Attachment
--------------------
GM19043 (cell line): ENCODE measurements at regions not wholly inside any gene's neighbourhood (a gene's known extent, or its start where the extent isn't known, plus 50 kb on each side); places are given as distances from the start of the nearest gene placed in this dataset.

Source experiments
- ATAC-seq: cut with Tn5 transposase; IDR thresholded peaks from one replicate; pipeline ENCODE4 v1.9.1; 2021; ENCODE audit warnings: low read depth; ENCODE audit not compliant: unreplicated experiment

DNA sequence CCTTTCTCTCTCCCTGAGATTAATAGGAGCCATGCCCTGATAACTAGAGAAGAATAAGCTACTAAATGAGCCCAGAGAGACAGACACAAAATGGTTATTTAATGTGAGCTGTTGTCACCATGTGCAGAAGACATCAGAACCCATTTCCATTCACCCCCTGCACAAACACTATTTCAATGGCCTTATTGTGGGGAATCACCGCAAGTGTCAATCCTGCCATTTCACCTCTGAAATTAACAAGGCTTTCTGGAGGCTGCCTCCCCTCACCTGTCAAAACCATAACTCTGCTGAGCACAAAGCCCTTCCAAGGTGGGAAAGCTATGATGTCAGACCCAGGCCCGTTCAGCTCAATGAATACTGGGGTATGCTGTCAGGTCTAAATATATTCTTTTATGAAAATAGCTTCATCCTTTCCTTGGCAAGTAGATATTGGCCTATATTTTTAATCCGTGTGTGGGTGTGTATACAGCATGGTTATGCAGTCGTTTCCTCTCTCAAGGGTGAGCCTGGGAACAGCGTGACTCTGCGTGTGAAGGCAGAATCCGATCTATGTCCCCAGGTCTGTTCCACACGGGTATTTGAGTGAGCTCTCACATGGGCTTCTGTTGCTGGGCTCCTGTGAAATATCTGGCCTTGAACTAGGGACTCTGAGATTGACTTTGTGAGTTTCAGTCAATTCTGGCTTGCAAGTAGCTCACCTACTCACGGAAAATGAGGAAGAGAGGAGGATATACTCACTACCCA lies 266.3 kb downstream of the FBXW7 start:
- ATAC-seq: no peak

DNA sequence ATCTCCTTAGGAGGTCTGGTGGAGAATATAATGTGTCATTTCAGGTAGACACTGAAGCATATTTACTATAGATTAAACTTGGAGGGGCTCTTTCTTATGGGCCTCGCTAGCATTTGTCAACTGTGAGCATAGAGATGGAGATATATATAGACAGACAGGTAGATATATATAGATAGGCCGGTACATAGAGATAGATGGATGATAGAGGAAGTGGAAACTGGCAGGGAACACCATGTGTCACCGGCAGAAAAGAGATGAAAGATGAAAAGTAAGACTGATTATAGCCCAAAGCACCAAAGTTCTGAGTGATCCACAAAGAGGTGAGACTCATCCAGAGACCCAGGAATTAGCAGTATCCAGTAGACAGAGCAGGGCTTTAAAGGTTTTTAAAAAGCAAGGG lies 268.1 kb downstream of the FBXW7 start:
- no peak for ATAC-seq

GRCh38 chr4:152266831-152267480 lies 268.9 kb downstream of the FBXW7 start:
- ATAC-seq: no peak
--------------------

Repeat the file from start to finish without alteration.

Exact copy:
GM19043 (cell line): ENCODE measurements at regions not wholly inside any gene's neighbourhood (a gene's known extent, or its start where the extent isn't known, plus 50 kb on each side); places are given as distances from the start of the nearest gene placed in this dataset.

Source experiments
- ATAC-seq: cut with Tn5 transposase; IDR thresholded peaks from one replicate; pipeline ENCODE4 v1.9.1; 2021; ENCODE audit warnings: low read depth; ENCODE audit not compliant: unreplicated experiment

DNA sequence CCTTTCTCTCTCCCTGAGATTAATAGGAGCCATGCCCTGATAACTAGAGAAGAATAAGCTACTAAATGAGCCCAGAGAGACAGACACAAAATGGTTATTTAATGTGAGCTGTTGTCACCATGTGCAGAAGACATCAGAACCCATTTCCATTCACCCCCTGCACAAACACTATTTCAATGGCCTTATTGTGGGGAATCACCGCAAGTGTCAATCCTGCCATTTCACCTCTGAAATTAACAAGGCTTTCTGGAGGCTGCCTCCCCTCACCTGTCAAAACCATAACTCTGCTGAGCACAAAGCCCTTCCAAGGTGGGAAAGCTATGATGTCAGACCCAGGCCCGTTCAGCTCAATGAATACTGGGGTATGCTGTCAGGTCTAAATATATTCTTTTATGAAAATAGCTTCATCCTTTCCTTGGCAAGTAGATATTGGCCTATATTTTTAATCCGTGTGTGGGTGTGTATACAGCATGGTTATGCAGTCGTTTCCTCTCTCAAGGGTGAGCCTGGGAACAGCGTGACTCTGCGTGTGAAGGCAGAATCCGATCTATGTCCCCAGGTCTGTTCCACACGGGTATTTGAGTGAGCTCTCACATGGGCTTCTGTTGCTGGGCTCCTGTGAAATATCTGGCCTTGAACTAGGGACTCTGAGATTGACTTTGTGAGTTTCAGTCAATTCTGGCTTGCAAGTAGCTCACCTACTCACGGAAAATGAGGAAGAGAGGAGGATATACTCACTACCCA lies 266.3 kb downstream of the FBXW7 start:
- ATAC-seq: no peak

DNA sequence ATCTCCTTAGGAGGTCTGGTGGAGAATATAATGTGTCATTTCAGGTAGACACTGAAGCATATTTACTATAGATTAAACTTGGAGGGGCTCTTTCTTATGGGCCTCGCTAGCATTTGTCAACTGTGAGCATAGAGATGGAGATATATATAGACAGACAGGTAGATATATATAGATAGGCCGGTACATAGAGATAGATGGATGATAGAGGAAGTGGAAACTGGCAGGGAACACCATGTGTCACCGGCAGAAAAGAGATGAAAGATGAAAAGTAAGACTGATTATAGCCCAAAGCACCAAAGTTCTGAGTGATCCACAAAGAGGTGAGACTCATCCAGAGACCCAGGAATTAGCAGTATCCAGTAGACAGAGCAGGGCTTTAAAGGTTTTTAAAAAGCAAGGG lies 268.1 kb downstream of the FBXW7 start:
- no peak for ATAC-seq

GRCh38 chr4:152266831-152267480 lies 268.9 kb downstream of the FBXW7 start:
- ATAC-seq: no peak